According to Irish legend, the original jack-o’-lantern was an accursed object carried by a man doomed to walk the Earth forever. On the plus side, that meant it never rotted. (It was also a hollowed-out turnip with a burning coal inside, not a smiling, candle-lit pumpkin.)
Contemporary jack-o’-lanterns, pumpkin or turnip, aren’t immortal, but their veggie cadavers can have a useful afterlife, thanks to the Iowa City Landfill and Recycling Center, which is ready to compost your pumpkins.
“If you have curbside composting, you can absolutely stick your pumpkins in your organic waste cart,” said Iowa City Recycling Coordinator Jane Wilch. “We’re still in the process of distributing the new carts, and curbside recycling customers who haven’t gotten one yet, can use any paper yard waste bag, or any plastic container that is 20 to 35 gallons, for yard waste and food scraps.” Although pumpkins can be put in the yard waste bags, food scraps need to be placed in plastic containers — any plastic garbage can meeting the size restrictions will work.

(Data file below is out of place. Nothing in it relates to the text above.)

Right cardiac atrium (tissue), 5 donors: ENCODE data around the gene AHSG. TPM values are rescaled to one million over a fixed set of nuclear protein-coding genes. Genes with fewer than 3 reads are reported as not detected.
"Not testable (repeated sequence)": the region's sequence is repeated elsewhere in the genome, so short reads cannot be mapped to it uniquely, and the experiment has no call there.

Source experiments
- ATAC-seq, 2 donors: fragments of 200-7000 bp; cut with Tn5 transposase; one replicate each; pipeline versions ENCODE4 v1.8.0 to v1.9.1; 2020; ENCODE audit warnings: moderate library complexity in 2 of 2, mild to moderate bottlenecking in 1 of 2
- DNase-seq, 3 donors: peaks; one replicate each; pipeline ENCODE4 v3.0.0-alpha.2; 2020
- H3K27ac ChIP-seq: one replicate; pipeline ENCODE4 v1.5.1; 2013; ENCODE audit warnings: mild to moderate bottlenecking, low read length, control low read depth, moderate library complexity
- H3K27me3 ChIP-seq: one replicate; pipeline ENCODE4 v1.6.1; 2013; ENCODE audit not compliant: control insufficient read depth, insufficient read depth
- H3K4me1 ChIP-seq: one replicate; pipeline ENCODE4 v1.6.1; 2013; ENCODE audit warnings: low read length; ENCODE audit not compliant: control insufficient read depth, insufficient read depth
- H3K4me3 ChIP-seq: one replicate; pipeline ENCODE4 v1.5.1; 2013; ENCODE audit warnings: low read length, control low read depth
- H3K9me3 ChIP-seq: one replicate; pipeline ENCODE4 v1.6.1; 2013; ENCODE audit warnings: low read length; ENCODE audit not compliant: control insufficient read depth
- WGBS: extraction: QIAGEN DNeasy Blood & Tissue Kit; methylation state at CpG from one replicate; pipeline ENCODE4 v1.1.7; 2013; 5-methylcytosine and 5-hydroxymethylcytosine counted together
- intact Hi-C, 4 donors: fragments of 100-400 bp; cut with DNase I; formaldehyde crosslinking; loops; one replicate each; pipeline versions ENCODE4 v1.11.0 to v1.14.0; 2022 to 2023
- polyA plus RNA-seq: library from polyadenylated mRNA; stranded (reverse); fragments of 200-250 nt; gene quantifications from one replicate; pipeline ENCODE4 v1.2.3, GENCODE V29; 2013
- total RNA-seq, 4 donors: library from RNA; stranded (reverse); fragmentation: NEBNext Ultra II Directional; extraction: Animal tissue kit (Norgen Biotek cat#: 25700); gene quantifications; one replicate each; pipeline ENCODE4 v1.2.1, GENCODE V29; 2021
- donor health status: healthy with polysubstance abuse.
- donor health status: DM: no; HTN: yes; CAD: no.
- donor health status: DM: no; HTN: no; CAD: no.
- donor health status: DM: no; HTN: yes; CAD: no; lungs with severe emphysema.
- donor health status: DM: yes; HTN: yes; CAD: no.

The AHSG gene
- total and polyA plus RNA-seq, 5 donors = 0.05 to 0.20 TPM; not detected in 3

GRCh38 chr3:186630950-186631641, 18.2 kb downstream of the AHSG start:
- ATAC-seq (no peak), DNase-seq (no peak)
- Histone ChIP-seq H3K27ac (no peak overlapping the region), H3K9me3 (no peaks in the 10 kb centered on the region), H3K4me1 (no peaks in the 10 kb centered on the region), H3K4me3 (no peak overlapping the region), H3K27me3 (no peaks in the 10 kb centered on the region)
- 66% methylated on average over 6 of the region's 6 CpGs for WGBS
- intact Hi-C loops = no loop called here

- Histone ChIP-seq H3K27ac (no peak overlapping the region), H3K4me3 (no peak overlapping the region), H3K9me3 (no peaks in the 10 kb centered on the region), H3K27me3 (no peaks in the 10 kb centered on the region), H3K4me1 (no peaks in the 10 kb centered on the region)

Yard waste stickers are no longer necessary, since the cost of curbside recycling is now covered by a $2 fee included a customer’s monthly utility bill.
“We do need people to remove any decorations from the pumpkin, as well as anything inside, like a candle, that isn’t compostable,” Wilch said.
There’s also a weight limit of 50 pounds for a bag or plastic container.
Those with pumpkins but without curbside recycling can take them to the Iowa City Landfill and Recycling Center, 3900 Hebl Avenue SW.
“Any Johnson County resident can take yard waste or food scraps out to the Iowa City Landfill at no cost,” Wilch said.
It takes about a year for organic waste to become useful compost, but when the process is complete, the compost is put on sale at the East Side Recycling Center, 2401 Scott Boulevard SE. It costs 50 cents for five gallons, and is sold on a bring-your-own-bucket basis.